Inner  Frontier
Fourth Way Spiritual Practice


Inner Work

For the week of July 28, 2008

Inner Unity: I

(Part 6 of 9 in the Inner Work Series: Stages of Inner Unity: I )

What can the unified person say?

Now, and in the future, I am. At this stage, with wholeness and the sense of agency, we are here and responsible for our life. Not that I cause every event that happens to and around me, but that I alone am responsible for what I do. I no longer abdicate the authorship, credit, or blame for my actions to passing but insistent impulses which I later disavow or ascribe to my brilliance, nor to any external influences.

Such a person can say more: I trust myself. When necessary, I can marshal all my inner resources to meet any situation, to do whatís called for, to respond to opportunity, to create new possibilities. This rightly-based self-confidence does not mean assurance of success, nor guarantee the lack of mistakes. But though I fail or err, I am the one who chose whatever course of action I took.

Furthermore, in presence, I am the one who is present, the one whose will it is to be. This reality offers us a relatively straightforward way to understand and experience I. Though the notion of I, of inner unity manifested as one will that is I, may seem vague or difficult to grasp, in presence we experience I directly. The more will-to-be we can muster, the more I and the more presence we have in that moment.

Though the arrogantly forceful person may appear to have inner unity acting from their I, it is illusory. The ersatz unity of the arrogant is built around self, ego, not around the true I that descends from deep within. The enabling factor for that descent is humility. This is not to say that I is weak and cannot act decisively and strongly. Rather the inner condition of openness to I inevitably includes humility, even in strength and outward success.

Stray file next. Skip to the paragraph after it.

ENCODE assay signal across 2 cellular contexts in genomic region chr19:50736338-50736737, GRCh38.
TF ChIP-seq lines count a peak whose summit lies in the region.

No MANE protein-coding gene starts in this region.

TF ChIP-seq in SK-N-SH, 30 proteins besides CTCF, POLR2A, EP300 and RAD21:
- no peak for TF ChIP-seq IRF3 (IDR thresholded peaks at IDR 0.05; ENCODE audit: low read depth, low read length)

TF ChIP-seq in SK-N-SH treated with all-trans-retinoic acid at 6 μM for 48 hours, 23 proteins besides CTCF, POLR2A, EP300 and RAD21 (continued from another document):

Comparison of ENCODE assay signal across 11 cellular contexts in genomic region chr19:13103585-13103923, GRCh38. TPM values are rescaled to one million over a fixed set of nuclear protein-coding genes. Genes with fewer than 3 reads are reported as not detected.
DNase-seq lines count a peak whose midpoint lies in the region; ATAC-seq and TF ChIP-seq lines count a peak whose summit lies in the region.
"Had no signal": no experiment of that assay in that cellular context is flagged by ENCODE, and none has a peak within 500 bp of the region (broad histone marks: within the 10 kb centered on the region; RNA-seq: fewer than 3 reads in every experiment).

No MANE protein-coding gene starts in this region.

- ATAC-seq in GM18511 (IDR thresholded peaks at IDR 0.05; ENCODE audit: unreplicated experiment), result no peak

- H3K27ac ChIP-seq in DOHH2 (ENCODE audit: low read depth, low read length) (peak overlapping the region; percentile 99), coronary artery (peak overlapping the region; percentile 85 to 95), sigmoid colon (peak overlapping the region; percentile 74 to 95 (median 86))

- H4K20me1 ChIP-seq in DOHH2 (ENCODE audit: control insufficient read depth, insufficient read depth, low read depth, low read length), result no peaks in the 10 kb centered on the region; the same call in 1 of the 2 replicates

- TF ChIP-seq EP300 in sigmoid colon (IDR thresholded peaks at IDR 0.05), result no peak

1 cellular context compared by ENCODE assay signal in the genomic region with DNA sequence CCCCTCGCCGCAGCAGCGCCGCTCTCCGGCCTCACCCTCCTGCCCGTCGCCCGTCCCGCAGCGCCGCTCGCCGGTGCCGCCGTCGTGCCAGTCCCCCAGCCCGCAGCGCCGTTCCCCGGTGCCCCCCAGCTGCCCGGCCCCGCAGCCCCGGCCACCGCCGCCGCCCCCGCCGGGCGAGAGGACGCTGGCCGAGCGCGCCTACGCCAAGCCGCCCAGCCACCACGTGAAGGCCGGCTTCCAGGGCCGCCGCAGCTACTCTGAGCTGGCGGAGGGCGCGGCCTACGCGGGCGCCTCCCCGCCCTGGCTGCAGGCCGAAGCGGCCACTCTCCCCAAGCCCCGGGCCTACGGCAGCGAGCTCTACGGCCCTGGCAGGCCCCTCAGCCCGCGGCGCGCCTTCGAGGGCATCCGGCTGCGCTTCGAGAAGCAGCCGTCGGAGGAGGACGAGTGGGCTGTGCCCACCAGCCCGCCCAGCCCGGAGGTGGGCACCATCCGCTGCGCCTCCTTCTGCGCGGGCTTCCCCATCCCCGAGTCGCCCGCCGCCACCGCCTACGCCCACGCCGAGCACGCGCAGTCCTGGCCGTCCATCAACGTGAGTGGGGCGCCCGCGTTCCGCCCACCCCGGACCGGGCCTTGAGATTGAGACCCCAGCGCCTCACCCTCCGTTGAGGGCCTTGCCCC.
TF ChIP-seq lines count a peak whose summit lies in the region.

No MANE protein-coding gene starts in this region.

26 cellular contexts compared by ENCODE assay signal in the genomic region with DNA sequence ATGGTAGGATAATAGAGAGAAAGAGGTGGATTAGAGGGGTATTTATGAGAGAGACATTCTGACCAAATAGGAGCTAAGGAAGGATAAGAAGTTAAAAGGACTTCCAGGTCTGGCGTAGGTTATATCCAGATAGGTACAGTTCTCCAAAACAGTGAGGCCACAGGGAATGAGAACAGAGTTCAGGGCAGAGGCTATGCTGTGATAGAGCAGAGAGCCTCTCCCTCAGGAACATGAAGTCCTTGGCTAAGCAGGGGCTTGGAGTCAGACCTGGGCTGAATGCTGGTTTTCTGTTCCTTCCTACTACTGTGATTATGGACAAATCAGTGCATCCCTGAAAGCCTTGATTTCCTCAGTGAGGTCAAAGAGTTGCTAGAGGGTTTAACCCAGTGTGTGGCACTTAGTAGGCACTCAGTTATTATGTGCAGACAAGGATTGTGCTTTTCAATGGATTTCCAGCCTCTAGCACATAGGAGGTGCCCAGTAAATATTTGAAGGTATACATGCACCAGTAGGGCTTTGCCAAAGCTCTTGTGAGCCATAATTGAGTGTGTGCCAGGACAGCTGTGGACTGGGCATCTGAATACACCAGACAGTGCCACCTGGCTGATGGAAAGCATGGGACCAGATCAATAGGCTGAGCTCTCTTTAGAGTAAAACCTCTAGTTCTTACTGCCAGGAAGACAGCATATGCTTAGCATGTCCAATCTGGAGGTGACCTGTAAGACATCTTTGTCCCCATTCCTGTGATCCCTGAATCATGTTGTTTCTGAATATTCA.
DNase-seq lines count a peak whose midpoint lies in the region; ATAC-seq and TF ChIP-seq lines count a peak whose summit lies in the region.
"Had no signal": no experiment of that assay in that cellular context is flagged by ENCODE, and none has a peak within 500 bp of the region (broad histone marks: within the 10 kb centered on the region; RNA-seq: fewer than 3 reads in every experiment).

The most obvious external manifestation of I is each personís uniqueness. One of Godís names is the Unique. And as the whole of God manifests in each human being, we each are unique. And that uniqueness of will forms the core of our soul. Even through the disjointed layers that obscure our unique I, it permeates all our actions and ways of being. Further, as I is the spark of freedom we receive from God, it is not manufactured by us nor by our inner work. It is not merely a matter of unifying our disparate parts. That unification process through our inner work serves to clear the way for our I to emerge, to act without opposition.

In deep prayer, when every fiber of our being aligns in devotion to the Sacred, we become the work of our unified self, our I. In that state, I pray and I serve.

For this week, notice when your own I manifests in you. Welcome it. Become yourself.


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